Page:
CHARLESTON, W.Va. — Less than three weeks until Election Day, Greenbrier owner Jim Justice still has a double-digit lead in the governor’s race over Senate President Bill Cole, according to the MetroNews West Virginia Poll released today.

Justice, the Democratic nominee, leads by an 11-point margin, according to the latest poll.

Justice is favored by 44 percent of those who responded while Cole received 33 percent. Mountain Party candidate Charlotte Pritt was at 8 percent, Libertarian Party candidate David Moran was at 5 percent, and 9 percent were not sure.

“His lead has slipped slightly from the last wave of our poll, but it’s within the margin of error. So he is maintaining a double digit lead, based on this wave of data,” said Rex Repass, CEO of Repass Research and director of the MetroNews West Virginia Poll.

The poll of 408 likely voters was conducted Oct. 12 and 17 after the second gubernatorial debate. There was an overall margin of error of +/- 4.9 percentage points.

When the two major party candidates were paired in a head-to-head matchup, Justice leads Cole by 52 percent to 36 percent, with 12 percent undecided, according to the  poll.

Other key findings:

  • Cole voters were more uncertain about their choice: 29 percent of likely voters said they would definitely or probably vote for the Republican nominee, while 44 percent of Justice voters said they would definitely or probably vote for the Democratic nominee.
  • Justice was supported by 20 percent of Republicans, while 15 percent of Democrats said they would vote for Cole. Justice leads Cole by 15 percentage points among independents.
  • A majority of likely voters (52 percent) said they believe Justice will prevail, regardless of their personal support for any of the candidates.

“Looking at the data, the support for Justice among his voters is stronger than the support for Cole among his voters,” Repass said this morning. “Even if one were to assume that all undecideds today would vote for Cole on Nov. 8, he still would have to pick up some voters who were not totally committed to Justice.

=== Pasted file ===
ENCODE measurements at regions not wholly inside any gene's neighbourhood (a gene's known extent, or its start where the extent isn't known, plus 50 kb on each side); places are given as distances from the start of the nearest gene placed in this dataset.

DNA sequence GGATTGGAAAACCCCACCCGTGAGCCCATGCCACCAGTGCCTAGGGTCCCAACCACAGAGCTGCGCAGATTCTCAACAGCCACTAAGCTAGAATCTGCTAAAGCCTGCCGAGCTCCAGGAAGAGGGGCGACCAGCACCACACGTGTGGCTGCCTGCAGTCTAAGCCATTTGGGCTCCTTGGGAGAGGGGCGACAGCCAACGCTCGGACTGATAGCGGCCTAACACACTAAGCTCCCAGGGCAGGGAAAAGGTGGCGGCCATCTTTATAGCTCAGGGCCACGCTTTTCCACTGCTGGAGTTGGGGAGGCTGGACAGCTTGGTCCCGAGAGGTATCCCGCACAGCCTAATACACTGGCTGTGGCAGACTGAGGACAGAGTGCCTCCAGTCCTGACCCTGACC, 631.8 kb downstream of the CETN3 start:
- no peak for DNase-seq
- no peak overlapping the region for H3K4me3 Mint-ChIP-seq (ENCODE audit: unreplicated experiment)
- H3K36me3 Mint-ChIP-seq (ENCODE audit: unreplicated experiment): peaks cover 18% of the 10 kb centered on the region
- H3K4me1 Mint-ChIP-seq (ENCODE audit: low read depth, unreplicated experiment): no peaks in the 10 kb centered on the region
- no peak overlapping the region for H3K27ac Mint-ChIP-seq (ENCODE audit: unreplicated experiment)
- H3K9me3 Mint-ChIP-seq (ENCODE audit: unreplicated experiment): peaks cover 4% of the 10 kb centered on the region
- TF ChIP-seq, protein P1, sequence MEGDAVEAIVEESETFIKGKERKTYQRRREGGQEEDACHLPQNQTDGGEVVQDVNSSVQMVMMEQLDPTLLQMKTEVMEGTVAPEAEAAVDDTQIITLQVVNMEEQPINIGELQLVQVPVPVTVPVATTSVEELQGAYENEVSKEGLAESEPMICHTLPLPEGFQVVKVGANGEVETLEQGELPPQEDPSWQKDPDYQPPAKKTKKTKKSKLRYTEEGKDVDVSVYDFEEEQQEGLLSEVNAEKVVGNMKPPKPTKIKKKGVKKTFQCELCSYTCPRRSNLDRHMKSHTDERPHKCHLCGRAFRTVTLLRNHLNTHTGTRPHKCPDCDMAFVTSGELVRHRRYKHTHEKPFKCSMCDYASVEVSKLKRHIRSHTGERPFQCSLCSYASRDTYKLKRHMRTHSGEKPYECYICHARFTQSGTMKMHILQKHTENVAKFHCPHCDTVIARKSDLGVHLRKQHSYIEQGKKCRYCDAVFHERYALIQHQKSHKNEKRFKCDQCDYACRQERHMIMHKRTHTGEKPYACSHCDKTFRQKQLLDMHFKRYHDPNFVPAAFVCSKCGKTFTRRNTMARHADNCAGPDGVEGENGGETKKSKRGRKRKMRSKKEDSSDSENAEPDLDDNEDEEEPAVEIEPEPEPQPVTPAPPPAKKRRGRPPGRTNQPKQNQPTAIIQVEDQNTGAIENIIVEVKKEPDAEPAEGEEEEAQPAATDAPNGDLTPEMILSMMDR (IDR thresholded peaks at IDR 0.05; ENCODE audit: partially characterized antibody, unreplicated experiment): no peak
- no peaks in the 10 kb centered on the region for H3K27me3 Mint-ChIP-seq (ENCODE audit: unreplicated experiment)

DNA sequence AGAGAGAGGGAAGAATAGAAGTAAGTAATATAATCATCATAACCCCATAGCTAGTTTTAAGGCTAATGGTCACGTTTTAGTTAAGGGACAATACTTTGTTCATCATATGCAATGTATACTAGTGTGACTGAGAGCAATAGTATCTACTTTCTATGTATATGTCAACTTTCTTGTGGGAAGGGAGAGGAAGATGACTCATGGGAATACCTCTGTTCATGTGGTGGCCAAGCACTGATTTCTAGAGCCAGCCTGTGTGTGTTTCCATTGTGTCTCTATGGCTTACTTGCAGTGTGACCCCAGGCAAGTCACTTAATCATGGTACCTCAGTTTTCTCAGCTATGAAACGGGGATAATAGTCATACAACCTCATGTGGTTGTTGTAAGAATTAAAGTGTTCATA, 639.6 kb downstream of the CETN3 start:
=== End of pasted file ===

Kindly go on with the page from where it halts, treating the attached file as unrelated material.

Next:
“There are more soft voters for Cole than there are soft voters for Justice.”

In addition to being conducted after the second gubernatorial debate, the poll also was conducted after a National Public Radio investigative story revealed Justice’s companies owe $15 million in taxes and fines, and that his companies together would be considered the nation’s top mine safety delinquent.

“Voters tend to solidify their points of view on candidates in a governor’s race later than they do in a  presidential. So anything can happen,” Repass said. “However, it appears to not have had much of an effect.”

The MetroNews West Virginia Poll released in early September showed similar results, with Justice favored by 46 percent in that version with Cole at 32 percent and the other candidates and undecideds making up the rest.

That poll was conducted prior to two debates between Cole and Justice, two weeks in a row in October.

MetroNews and Repass gathered a focus group for the second debate. That group made up of Democrats, Republicans and independent voters went with Justice 7-5 after watching the debate together at West Virginia Radio Corporation offices in Charleston.

Some members of the focus group credited Cole with greater command of facts, but other members of the group described Justice as more relate-able.

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